Is there a connection between the BNEF report of “peak ICE” and GM’s decision to cut the number of salaried employees? Oh, you bet your sweet bippy there is. The conundrum for the auto industry is how to sell enough conventional cars to pay for the transition to electric cars. It’s a tough act to pull off because the companies don’t know if they’re on foot or horseback, as my old Irish grandmother liked to say.
Unlike Tesla, which makes no conventional cars, GM, Ford, Volkswagen, Mercedes, BMW, and every other carmaker on the planet needs to use the profits from selling conventional cars to fund the transition to electrics. Not all of them will still be in business by the time the current decade ends.
The $2 billion in cost cuts GM announced during its fourth quarter earnings call also are being made in part to prepare for any potential economic downturn or recession, company CEO Paul Jacobson told the Wolf Research conference in February. He said the cost cuts would be accomplished in part by filling only strategically important jobs vacated due to attrition. “We want to be cautious because we don’t want to ignore the macro signs that are out there, because I don’t want to be up here a year from now saying, ‘ah, we missed it,’” Jacobson told the conference.
The “Voluntary Separation Program,” or VSP, will be offered to all U.S. salaried employees who have spent five or more years at the company as of June 30. Outside of the U.S., the automaker will offer buyouts to executives with at least two years of time at the company, according to a report by CNBC. GM expects to take a pretax charge of up to $1.5 billion related to the buyouts, according to a public filing Thursday. The majority of the charges are expected to be all-cash and occur during the first half of the year, the company said.
CEO Mary Barra wrote in a letter to employees this week that the program is “designed to accelerate attrition in the US,” which will help the company avoid “involuntary actions” in the future. The buyout offer comes after the Detroit automaker said last week it would terminate about 500 salaried positions globally.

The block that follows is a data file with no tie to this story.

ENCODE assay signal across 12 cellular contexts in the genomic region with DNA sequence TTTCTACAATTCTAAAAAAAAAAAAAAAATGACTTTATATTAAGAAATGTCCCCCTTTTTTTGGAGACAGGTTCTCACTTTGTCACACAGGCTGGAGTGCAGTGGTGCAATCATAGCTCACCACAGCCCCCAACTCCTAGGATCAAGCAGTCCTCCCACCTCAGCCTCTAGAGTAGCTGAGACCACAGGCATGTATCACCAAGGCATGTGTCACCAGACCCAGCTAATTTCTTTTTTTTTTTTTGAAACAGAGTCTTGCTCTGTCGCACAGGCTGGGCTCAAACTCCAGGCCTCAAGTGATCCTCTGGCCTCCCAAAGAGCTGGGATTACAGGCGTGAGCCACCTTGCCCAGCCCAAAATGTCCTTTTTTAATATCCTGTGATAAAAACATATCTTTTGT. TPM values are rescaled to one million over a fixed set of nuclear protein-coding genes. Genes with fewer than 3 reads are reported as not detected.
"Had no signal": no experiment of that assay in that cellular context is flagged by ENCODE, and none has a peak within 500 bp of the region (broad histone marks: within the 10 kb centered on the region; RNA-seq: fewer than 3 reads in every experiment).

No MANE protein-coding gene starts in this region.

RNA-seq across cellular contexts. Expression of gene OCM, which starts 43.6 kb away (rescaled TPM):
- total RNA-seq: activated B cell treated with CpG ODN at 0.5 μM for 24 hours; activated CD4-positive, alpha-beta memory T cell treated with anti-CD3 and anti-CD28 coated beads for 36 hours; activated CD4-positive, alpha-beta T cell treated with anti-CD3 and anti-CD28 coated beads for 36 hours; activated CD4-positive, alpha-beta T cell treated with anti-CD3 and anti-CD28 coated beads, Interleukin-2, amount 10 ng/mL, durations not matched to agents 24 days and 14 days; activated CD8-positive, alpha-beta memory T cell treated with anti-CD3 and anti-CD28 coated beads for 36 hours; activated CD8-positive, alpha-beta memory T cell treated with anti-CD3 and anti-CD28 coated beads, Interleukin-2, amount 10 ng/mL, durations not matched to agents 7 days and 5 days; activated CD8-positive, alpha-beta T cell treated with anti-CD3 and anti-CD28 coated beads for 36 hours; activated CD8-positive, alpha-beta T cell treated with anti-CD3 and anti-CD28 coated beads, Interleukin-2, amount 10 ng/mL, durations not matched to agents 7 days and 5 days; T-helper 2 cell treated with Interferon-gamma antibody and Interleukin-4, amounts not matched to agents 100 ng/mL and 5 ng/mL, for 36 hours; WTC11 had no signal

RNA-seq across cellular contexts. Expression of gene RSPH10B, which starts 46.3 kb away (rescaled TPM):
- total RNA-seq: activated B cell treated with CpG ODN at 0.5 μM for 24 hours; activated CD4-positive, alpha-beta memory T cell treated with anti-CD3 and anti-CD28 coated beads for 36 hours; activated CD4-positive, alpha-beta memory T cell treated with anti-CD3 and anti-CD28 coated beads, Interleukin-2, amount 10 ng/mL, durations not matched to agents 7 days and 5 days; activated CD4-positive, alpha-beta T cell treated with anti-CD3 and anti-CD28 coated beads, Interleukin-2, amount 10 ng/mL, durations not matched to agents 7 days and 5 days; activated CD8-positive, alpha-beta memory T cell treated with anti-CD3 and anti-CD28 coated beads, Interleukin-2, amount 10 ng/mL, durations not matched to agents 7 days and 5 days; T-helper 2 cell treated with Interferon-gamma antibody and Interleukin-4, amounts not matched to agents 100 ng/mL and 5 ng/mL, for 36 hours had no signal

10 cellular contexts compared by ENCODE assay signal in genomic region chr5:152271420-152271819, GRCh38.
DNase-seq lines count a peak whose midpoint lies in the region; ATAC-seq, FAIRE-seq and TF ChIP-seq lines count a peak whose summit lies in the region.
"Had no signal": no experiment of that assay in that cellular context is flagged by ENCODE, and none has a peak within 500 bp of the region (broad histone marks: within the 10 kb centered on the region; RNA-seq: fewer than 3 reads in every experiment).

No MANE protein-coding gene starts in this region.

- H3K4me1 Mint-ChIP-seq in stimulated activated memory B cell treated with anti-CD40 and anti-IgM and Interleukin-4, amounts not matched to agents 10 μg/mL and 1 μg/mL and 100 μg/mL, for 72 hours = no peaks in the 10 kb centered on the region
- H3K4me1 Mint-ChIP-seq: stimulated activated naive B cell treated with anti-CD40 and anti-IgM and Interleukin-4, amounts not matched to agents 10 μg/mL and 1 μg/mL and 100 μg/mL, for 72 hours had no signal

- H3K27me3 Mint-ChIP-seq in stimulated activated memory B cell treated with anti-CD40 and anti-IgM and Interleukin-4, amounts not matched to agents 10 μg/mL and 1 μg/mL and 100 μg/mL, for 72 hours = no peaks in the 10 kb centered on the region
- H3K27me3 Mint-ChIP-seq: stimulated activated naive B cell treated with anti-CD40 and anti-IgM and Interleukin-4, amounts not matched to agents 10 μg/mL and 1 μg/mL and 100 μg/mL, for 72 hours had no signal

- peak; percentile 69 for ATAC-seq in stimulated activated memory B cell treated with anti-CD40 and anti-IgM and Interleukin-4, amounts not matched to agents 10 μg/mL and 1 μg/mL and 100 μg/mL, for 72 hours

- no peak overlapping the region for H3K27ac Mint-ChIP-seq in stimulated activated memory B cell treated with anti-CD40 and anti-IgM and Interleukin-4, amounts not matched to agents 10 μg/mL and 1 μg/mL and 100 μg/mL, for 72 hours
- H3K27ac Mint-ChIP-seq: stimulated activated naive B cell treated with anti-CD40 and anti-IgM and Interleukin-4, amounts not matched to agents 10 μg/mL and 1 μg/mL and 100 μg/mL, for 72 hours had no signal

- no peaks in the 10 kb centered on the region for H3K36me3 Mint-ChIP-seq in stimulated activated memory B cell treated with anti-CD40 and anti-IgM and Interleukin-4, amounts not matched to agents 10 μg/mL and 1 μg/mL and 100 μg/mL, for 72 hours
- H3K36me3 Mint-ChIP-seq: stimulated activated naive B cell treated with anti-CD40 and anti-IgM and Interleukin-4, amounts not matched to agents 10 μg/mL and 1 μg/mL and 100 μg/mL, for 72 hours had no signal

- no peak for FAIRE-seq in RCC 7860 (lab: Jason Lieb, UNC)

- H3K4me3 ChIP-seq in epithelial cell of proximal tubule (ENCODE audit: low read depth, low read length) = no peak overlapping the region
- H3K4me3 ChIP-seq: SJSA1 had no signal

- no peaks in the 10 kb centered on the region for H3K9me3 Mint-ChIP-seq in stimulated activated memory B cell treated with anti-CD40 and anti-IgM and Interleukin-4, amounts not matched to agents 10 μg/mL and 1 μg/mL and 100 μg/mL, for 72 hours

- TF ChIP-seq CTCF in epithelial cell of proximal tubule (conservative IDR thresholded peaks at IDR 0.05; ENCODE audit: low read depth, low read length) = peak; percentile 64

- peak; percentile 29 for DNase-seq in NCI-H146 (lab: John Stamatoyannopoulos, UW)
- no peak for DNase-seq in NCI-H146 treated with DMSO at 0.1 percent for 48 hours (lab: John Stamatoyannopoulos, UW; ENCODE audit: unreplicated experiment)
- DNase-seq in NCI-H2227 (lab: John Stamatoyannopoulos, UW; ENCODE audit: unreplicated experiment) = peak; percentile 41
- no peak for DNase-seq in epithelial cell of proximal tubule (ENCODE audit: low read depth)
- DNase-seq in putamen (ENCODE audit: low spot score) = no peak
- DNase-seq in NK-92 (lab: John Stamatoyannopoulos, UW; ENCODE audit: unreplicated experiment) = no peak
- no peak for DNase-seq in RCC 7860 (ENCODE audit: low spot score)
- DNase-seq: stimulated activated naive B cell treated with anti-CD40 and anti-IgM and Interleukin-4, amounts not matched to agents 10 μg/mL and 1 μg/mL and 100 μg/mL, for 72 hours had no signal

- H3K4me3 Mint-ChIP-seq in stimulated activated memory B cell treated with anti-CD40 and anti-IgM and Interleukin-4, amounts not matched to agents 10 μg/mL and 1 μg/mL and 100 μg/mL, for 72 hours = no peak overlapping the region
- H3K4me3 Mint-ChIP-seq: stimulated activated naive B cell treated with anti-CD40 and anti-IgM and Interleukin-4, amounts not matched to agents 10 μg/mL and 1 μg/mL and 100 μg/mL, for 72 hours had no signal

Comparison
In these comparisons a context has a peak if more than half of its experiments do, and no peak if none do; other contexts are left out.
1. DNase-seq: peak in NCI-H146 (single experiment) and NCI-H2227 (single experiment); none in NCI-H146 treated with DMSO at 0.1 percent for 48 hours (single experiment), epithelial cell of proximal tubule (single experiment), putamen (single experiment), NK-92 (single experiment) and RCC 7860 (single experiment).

The last time GM offered such a large buyout program was for roughly 18,000 North American salaried employees in 2018–2019.
“Employees are strongly encouraged to consider the program,” GM said in an emailed statement to CNBC. “By permanently bringing down structured costs, we can improve vehicle profitability and remain nimble in an increasingly competitive market.” Eligible employees interested in the VSP program must sign up by March 24. Those who elect to take a voluntary package and are approved will depart the company by June 30.
Another part of the cost reduction process will involve reducing the complexity of its vehicles and having more sharing of components between both internal combustion and electric models. GM plans to cut discretionary spending company-wide and focus on growth initiatives to make benefits of its cost cutting come faster.
CleanTechnica readers won’t be surprised by either the BNEF news or the GM announcement. The EV revolution is in full swing and there will be winners and losers. Tesla stands to be one of the winners — assuming Elon Musk builds the cars he’s been promising — but every other automaker is flirting with financial disaster and the risks are increasing month by month.
One could see the GM VSP program as a positive sign. My colleague Jo Borrás said in the executive dining room today, “The GM downsizing is probably a good sign. The electrification of the brand means fewer engineers are needed, along with fewer plant managers, team leaders, etc. You don’t need to design 16 different engines and source parts for a dozen transmissions when everything is Ultium.” You probably have your own opinion on all this, and we invite you to share it with us in the comments section.